July 3 (Bloomberg) -- Kuwait Finance House KSC will start a $100 million sukuk fund as a slump in global bond markets offers a chance to invest at higher yields, the chief executive of its Malaysian asset-management unit said.
The fund will buy investment-grade sovereign and corporate dollar notes that comply with Islam’s ban on interest from the Middle East, Indonesia and Malaysia, KFH Asset Management Sdn. Chief Executive Officer Mushthaq Ahmad Ibrahim said in an interview in Kuala Lumpur today. It will probably start purchasing debt this month, he said.
The average yield on Shariah-compliant notes touched 4.17 percent on June 25, the highest since May 2011, the HSBC/Nasdaq Dubai US Dollar Sukuk Index shows, after Federal Reserve Chairman Ben S. Bernanke said June 19 the central bank may taper its monthly debt purchases this year and end them in 2014. Global debt funds recorded an unprecedented $23.3 billion in outflows for the week through June 26, according to a June 28 report from Citigroup Inc., which cited data from EPFR Global.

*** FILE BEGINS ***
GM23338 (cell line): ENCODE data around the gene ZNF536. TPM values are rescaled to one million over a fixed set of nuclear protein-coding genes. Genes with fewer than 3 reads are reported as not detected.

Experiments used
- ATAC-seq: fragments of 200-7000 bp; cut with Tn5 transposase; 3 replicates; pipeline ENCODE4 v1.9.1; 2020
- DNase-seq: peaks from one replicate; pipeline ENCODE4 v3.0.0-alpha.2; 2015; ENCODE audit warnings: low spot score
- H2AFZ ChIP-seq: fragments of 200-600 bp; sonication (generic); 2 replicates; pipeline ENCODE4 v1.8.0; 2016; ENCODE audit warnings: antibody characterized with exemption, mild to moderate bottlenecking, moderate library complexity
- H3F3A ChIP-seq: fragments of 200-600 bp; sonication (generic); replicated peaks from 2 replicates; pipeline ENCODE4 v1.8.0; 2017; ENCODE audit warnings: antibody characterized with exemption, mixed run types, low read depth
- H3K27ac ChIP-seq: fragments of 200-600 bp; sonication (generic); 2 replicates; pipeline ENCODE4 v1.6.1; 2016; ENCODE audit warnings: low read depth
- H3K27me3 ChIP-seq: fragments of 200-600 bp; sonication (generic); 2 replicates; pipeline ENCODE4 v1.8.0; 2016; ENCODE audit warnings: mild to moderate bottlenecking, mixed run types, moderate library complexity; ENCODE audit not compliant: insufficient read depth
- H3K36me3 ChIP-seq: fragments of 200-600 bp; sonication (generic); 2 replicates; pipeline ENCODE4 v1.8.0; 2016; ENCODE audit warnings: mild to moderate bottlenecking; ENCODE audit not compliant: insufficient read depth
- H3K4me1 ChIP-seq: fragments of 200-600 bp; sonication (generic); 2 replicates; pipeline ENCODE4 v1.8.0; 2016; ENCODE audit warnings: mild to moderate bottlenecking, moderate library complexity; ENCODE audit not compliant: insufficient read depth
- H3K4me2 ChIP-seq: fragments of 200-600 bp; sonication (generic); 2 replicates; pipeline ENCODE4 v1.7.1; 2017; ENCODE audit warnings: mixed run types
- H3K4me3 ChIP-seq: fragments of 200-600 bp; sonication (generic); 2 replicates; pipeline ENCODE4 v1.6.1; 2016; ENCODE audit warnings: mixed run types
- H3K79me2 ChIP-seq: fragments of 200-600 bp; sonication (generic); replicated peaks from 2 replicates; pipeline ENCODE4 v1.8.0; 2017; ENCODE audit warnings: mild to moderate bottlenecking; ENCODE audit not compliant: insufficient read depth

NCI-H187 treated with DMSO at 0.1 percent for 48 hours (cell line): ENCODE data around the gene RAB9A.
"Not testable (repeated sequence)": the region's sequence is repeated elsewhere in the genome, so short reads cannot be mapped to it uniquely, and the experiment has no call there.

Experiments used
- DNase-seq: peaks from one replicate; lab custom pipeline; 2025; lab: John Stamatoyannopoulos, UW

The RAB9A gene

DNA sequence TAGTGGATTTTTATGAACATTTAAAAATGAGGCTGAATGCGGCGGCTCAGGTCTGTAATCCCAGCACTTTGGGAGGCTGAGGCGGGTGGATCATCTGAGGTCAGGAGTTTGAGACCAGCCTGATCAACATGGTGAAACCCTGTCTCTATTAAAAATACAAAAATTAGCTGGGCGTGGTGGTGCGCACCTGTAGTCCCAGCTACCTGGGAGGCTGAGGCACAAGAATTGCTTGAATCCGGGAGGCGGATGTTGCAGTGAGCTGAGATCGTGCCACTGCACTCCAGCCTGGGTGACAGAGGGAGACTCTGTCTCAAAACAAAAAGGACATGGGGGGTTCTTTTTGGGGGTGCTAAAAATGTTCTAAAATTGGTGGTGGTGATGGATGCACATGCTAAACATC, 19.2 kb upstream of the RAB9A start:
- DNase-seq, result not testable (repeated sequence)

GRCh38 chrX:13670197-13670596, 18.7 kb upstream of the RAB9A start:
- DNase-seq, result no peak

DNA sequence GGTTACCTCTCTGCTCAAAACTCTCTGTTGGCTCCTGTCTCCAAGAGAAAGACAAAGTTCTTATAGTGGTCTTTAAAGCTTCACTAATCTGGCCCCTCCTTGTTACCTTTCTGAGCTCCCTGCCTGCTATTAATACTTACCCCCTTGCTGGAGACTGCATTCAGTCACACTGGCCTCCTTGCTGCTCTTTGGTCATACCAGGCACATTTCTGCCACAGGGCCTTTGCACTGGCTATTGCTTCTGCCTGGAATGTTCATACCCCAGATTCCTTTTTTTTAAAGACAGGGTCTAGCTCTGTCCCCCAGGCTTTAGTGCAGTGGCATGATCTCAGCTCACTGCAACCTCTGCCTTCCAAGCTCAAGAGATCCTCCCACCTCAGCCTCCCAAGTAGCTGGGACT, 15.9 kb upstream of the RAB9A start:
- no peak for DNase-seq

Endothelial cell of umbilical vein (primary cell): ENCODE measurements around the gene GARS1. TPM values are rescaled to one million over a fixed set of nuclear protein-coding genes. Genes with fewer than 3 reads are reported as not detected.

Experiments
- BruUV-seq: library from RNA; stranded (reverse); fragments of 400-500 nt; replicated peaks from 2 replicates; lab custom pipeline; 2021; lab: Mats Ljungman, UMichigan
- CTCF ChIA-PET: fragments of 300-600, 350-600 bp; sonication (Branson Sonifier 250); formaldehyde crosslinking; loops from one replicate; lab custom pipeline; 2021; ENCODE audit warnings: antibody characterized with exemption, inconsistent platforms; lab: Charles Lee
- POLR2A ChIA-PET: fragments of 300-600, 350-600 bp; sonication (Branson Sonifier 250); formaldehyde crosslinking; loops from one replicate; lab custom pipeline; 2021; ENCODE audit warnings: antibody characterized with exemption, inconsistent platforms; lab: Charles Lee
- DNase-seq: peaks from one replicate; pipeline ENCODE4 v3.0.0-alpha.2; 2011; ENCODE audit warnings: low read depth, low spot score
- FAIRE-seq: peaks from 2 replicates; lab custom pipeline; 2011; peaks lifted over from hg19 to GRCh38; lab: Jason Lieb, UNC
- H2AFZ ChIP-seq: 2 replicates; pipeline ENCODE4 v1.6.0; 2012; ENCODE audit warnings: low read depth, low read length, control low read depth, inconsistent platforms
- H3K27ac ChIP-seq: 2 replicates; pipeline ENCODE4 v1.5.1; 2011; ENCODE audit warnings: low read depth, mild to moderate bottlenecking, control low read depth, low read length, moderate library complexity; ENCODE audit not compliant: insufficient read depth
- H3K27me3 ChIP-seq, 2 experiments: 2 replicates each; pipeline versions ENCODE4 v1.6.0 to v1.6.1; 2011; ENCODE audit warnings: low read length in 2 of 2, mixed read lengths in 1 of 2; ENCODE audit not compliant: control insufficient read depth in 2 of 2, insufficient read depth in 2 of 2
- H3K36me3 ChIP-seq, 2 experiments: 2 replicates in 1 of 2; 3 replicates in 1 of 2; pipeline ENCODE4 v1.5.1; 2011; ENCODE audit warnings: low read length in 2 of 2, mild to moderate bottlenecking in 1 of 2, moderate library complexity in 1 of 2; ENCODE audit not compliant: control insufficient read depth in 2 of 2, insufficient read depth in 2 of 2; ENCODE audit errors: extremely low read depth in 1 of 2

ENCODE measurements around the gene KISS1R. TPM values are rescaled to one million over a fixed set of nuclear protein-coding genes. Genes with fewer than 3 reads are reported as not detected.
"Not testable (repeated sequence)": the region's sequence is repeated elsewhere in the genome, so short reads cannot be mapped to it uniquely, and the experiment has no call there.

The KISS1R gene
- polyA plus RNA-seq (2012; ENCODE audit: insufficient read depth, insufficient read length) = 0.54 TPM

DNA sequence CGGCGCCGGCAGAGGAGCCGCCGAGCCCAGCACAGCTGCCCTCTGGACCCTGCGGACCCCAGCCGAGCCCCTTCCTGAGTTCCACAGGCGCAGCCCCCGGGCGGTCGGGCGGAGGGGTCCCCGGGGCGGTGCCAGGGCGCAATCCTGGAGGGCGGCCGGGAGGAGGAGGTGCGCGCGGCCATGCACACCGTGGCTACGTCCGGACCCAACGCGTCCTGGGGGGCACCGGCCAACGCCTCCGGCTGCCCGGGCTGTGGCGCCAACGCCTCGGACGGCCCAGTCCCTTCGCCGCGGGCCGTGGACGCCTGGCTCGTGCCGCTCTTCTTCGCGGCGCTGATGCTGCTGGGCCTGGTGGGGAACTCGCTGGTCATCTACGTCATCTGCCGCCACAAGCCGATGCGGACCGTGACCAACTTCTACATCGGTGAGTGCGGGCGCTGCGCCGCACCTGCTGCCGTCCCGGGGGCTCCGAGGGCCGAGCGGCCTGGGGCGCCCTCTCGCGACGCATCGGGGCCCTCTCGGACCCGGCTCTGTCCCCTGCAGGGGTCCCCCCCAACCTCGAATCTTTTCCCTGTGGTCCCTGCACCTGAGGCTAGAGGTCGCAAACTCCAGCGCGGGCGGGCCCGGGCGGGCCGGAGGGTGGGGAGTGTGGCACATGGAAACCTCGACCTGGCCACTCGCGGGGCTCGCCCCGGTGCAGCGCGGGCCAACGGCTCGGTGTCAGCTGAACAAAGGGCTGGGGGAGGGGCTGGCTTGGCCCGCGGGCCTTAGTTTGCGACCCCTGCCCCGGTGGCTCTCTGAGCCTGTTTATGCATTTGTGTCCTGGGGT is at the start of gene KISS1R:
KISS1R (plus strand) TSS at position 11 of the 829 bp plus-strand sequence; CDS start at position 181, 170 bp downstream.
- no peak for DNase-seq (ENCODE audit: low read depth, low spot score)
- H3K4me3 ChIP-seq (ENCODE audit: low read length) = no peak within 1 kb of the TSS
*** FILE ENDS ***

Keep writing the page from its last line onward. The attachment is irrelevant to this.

“If you’re new money, you can start building a portfolio around slightly better yields,” Mushthaq said. “The fixed-income market bubble, to some extent, has burst.”
The fund will be managed by KFH Asset Management and KFH’s unit based in Labuan, Malaysia’s offshore financial center, according to Mushthaq.
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